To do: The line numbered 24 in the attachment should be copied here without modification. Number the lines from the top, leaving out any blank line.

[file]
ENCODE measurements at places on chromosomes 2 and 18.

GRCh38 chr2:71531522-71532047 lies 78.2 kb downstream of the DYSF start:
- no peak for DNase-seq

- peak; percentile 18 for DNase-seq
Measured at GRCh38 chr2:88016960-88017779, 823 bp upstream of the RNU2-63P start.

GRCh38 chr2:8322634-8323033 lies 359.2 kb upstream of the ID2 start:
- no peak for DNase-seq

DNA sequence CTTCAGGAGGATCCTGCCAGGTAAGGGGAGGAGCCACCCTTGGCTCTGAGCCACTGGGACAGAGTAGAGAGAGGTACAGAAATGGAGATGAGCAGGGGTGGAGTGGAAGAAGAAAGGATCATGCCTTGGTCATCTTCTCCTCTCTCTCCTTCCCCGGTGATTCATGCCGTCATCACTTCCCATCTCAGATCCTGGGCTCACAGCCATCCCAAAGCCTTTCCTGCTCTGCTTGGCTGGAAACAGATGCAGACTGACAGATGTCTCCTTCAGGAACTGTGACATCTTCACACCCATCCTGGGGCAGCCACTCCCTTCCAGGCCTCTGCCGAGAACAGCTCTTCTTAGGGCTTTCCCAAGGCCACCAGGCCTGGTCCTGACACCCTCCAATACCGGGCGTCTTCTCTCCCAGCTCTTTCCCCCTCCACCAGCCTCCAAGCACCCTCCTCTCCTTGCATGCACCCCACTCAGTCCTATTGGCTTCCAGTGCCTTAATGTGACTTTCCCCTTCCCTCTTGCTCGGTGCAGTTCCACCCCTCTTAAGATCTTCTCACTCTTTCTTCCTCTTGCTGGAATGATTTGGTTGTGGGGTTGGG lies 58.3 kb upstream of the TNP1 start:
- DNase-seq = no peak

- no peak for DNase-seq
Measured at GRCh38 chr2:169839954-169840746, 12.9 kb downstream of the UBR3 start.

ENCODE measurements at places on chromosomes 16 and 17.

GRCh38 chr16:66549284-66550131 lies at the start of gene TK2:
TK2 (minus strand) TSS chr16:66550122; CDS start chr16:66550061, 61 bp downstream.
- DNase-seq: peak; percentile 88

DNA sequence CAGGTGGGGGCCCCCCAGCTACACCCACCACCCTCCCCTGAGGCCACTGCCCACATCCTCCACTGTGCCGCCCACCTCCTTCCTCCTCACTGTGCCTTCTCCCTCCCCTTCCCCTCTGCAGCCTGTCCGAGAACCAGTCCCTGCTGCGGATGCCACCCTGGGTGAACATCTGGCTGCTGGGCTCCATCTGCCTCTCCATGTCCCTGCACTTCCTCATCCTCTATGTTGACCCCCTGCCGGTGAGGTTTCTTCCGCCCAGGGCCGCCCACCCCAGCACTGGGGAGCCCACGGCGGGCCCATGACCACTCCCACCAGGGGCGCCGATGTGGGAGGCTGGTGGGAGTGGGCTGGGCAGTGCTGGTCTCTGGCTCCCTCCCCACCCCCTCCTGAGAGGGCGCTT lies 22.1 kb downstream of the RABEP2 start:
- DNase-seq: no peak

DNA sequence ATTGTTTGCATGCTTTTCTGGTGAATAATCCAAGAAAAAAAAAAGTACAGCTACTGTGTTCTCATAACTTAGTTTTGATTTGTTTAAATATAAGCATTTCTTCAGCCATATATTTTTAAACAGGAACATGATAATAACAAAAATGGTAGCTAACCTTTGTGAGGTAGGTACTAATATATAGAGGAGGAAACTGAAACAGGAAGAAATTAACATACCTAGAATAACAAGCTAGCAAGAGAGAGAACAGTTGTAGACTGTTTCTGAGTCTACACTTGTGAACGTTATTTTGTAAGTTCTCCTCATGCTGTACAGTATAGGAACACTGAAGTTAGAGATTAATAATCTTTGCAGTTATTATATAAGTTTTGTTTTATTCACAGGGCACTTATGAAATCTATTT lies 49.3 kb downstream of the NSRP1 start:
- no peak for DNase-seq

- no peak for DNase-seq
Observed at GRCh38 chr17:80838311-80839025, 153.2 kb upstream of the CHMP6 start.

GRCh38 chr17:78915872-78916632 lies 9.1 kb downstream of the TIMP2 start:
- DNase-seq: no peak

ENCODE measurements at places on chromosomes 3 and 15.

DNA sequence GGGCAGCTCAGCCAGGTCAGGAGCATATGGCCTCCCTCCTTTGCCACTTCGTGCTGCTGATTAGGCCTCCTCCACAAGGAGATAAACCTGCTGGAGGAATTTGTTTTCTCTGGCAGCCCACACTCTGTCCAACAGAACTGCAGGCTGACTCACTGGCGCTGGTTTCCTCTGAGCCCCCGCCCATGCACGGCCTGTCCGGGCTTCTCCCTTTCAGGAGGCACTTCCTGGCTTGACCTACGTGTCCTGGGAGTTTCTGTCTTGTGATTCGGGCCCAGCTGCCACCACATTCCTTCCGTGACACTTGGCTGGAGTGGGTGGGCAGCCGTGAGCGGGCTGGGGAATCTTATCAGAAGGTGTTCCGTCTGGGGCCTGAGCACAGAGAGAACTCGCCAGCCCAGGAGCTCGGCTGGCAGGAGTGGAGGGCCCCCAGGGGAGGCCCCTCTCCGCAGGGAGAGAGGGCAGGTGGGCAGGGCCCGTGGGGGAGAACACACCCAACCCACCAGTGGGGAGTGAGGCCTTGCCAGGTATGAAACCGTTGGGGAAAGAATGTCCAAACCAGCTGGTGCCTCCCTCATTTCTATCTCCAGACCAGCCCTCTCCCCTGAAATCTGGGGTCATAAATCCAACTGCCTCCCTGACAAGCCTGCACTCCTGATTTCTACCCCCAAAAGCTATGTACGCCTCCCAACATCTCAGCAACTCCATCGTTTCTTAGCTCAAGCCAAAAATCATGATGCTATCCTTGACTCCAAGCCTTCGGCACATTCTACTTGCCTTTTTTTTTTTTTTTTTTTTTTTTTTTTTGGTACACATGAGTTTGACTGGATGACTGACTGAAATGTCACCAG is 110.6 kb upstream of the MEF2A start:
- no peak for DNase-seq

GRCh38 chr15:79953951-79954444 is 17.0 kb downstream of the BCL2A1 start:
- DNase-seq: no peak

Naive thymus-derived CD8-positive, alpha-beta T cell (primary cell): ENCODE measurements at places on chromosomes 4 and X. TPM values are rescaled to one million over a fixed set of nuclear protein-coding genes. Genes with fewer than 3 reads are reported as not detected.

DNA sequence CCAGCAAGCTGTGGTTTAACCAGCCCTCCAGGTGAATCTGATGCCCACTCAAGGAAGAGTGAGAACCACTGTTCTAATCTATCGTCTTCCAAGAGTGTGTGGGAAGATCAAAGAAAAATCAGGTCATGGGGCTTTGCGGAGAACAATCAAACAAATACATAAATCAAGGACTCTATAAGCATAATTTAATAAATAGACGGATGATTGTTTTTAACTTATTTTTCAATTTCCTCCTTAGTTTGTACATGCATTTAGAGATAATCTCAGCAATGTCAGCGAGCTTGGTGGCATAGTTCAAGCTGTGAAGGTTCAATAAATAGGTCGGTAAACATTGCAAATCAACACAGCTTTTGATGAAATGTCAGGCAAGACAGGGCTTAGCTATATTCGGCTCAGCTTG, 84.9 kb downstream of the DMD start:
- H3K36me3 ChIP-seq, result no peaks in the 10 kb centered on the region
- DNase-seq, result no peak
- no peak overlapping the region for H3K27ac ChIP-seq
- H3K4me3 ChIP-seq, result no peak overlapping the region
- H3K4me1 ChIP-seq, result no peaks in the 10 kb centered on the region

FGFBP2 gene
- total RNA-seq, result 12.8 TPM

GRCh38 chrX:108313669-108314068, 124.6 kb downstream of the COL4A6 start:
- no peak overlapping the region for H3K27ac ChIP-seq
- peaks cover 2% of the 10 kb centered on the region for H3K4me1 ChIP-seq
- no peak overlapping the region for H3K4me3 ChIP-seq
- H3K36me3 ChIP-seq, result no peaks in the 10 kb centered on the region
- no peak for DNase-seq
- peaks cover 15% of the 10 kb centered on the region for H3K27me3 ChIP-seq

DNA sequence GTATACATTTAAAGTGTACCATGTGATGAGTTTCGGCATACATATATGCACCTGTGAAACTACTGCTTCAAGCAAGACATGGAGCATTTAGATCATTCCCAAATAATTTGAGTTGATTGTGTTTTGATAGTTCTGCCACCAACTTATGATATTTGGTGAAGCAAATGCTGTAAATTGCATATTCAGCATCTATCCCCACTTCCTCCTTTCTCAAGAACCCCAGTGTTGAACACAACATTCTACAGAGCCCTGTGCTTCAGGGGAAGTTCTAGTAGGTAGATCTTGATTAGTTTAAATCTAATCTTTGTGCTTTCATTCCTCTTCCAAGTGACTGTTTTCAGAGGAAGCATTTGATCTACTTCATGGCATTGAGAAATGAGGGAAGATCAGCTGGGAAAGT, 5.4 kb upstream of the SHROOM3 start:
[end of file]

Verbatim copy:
ENCODE measurements at places on chromosomes 3 and 15.